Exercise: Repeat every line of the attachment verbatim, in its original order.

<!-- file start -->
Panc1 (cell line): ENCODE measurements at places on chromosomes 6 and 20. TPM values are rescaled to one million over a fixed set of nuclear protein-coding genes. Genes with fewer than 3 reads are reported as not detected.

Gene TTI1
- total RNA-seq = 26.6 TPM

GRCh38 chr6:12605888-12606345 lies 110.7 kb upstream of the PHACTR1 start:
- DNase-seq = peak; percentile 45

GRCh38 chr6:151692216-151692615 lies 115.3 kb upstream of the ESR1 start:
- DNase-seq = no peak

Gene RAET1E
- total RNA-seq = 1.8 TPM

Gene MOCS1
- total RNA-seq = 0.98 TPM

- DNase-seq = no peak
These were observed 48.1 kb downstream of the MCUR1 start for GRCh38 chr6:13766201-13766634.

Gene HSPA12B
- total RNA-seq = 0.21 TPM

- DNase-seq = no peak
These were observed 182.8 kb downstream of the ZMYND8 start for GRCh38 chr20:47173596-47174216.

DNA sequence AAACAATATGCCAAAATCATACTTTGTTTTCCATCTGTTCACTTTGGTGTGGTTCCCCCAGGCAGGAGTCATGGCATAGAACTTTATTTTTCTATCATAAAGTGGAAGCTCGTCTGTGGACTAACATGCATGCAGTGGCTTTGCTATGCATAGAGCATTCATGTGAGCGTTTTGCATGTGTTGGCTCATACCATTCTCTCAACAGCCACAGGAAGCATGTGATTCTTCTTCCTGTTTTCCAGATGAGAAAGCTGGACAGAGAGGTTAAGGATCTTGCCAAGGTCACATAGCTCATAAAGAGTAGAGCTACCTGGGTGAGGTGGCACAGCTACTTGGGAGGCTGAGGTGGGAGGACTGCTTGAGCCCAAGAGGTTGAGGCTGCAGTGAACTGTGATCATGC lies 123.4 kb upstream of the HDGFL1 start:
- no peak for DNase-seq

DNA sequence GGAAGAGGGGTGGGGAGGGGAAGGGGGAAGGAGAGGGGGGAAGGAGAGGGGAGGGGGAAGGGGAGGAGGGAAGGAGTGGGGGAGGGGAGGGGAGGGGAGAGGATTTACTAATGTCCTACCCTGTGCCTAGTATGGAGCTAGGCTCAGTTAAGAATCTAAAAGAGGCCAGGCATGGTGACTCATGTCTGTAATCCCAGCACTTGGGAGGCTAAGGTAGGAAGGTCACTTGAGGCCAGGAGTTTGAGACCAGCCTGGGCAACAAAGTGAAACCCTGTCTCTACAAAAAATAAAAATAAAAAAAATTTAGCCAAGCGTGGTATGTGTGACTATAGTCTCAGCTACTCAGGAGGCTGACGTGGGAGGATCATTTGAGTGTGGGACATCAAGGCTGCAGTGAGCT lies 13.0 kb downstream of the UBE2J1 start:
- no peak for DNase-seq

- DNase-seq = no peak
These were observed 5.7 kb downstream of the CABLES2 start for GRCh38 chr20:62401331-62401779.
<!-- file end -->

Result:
Panc1 (cell line): ENCODE measurements at places on chromosomes 6 and 20. TPM values are rescaled to one million over a fixed set of nuclear protein-coding genes. Genes with fewer than 3 reads are reported as not detected.

Gene TTI1
- total RNA-seq = 26.6 TPM

GRCh38 chr6:12605888-12606345 lies 110.7 kb upstream of the PHACTR1 start:
- DNase-seq = peak; percentile 45

GRCh38 chr6:151692216-151692615 lies 115.3 kb upstream of the ESR1 start:
- DNase-seq = no peak

Gene RAET1E
- total RNA-seq = 1.8 TPM

Gene MOCS1
- total RNA-seq = 0.98 TPM

- DNase-seq = no peak
These were observed 48.1 kb downstream of the MCUR1 start for GRCh38 chr6:13766201-13766634.

Gene HSPA12B
- total RNA-seq = 0.21 TPM

- DNase-seq = no peak
These were observed 182.8 kb downstream of the ZMYND8 start for GRCh38 chr20:47173596-47174216.

DNA sequence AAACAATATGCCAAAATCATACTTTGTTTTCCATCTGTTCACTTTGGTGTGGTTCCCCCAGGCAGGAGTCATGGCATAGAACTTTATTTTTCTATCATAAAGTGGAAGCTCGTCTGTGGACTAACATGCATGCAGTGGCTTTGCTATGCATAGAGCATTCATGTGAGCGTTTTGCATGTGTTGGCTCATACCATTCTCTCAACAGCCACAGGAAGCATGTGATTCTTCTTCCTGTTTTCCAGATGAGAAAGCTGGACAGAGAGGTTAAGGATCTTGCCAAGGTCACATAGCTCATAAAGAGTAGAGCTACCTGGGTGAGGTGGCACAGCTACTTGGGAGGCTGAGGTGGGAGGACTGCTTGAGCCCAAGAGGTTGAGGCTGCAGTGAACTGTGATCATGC lies 123.4 kb upstream of the HDGFL1 start:
- no peak for DNase-seq

DNA sequence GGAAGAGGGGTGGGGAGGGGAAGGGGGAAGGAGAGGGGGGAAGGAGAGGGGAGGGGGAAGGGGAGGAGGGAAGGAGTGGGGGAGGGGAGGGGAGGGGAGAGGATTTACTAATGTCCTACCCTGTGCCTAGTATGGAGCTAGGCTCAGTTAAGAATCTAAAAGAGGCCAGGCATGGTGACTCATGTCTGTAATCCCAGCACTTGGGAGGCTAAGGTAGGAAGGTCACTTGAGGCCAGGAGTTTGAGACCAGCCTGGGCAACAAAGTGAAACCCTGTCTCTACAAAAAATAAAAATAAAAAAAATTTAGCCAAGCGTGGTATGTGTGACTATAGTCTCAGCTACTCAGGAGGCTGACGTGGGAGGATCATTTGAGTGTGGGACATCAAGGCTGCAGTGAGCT lies 13.0 kb downstream of the UBE2J1 start:
- no peak for DNase-seq

- DNase-seq = no peak
These were observed 5.7 kb downstream of the CABLES2 start for GRCh38 chr20:62401331-62401779.